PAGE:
I didn’t post anything yesterday as promised I would each day. I absolve myself. I made the rule. My intentions remain strong. As long as they are not leading directly to hell, I’m okay with everything. This is familiar territory in many ways. I’ll explain.
I observed my father as I was growing up. So many projects he started but never finished. The first that comes to mind is his adventure with photography. He set up a pretty elaborate darkroom at one time. The evidence was all over the basement. An elaborate lab floor cabinet with a light box. Drawers and drawers of negatives. It took me a while to realize what all that stuff represented. Dad had been a real enthusiast and then gave it up. I remember asking him about it. “Oh,” he said, “a friend borrowed a lot of my equipment and never brought it back.”
“Didn’t you ask him for it?”
“No. A lot of time had gone by and I just forgot it.”
Capturing himself in is pursuit . . .
Okay, I thought. Not a very good reason, but I decided not to push him further. He bought the stuff during the depression when money was really tight. True, he had taken a lot of pictures of my sister and me when we were babies (a subject for another post.) Perhaps when he moved on to taking 8mm family movies, his interest in still photography gave way.
We had movies of Christmas, birthdays, backyard fun, family vacations . . . you name it. We enjoyed them. We would have family movie night and my sister, my brother, and I would sit on the floor in the living room while Dad loaded reel after reel into the projector. We got so we knew every film from beginning to end. The nights a new reel came back from the developer in Chicago was a special treat. He told me years later that he bought the movie camera so mother could take movies of us, his kids, growing up while he was away with the army. He was 36 at the time and expected to be drafted (a subject of a much earlier post on this site.) This is vintage dad. He captures so much of himself in this pursuit.
He wanted to take movies with all his heart. Whether he had have kids or not. Whether he’d be drafted or not. Whether he could afford it or not. Money continued to be tight during World War II. Yet, in my basement today is the crude 8mm film editor he bought through Meredith Jewelry store in Yankton. The address and date are still on the box. He read a book about making home movies. Years later that I read too. Right out of its pages, he wanted his movies to tell stories. I would wonder why Dad was taking a picture of a stupid highway sign. Why a car pulling up to the curb? Of course!These shots were the cutaways for the next film taking shape in his mind.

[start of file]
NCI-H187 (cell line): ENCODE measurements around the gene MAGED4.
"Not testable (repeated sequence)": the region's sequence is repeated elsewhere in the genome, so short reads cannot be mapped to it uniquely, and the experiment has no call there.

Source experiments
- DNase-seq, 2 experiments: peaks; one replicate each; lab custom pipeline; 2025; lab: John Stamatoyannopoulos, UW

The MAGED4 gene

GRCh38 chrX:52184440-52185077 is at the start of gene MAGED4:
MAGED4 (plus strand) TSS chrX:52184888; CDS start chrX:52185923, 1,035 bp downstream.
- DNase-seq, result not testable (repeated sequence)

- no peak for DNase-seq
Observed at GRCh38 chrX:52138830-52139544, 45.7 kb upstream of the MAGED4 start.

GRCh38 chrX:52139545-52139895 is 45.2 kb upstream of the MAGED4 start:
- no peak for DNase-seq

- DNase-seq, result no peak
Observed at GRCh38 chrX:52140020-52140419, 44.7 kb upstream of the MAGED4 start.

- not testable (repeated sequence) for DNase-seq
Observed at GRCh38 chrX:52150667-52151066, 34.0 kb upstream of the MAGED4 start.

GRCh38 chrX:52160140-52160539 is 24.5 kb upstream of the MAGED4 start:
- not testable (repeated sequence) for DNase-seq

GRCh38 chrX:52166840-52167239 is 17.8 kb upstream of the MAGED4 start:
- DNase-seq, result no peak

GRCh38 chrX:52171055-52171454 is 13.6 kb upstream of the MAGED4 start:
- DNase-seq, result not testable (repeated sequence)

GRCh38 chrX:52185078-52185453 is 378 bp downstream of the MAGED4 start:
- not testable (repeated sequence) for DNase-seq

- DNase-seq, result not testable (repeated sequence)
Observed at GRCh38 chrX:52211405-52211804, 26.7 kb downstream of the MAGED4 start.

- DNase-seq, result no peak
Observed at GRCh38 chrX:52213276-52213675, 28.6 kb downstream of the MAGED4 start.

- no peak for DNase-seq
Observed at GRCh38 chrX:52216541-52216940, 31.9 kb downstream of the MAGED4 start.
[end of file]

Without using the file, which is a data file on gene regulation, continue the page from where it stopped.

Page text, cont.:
Tedious business . . .
Editing film back in the day was tedious business. Dad needed to find the frame in the film on the editor where he wanted to make a splice. Cut it with a razor. Then insert the new sequence into place by gluing both ends. This required planning, something that could take hours. There is no evidence that he ever carried editing out to this extent. My hunch is the amount of time it would take and the attention to detail squelched his passion. He probably decided what he envisioned was too complex and, damn it, too much work I know. I’m his son.
Two canisters containing films of extended length remain to this day. One film features family activities taking place in 1941 and 42. Without captions, it’s guesswork today to figure out who is in the frames, let alone place and date of any sequence. Still, there’s a story being told. Shy overall-clad men, with farmer tans, smile with sheepish skepticism into the lens, their uncertainty amply apparent that a camera as small as the one Dad was holding could take a good picture if a person was not standing absolutely still.
Looking under dressed for the sport . . .
A second of Dad’s longer projects is equally telling. He took his Brownie 8 to the bowling alley on league night. There, in dim smoky light, he captures in black and white one friend after another picking up his ball from the rack, aiming, and then gliding across the oak floor to deliver it at the fault line. Some are wearing suits. Others, their vests; all of which evokes a strange reaction in the viewer today—the guys wearing only dress shirts and ties seem underdressed. The film is boring beyond anything otherwise. Dad’s editing, as in the reel of family activity, consisted only in cutting off the trailer and header – those strips of film where numbers flash on the screen in at the beginning and end of each real.
Once is a great while, a splice would let go during a viewing. Then everything would come to a stop until the projector was reloaded – as with right now and my piece. Time for me to reload and pickup here on another day.
To be Continued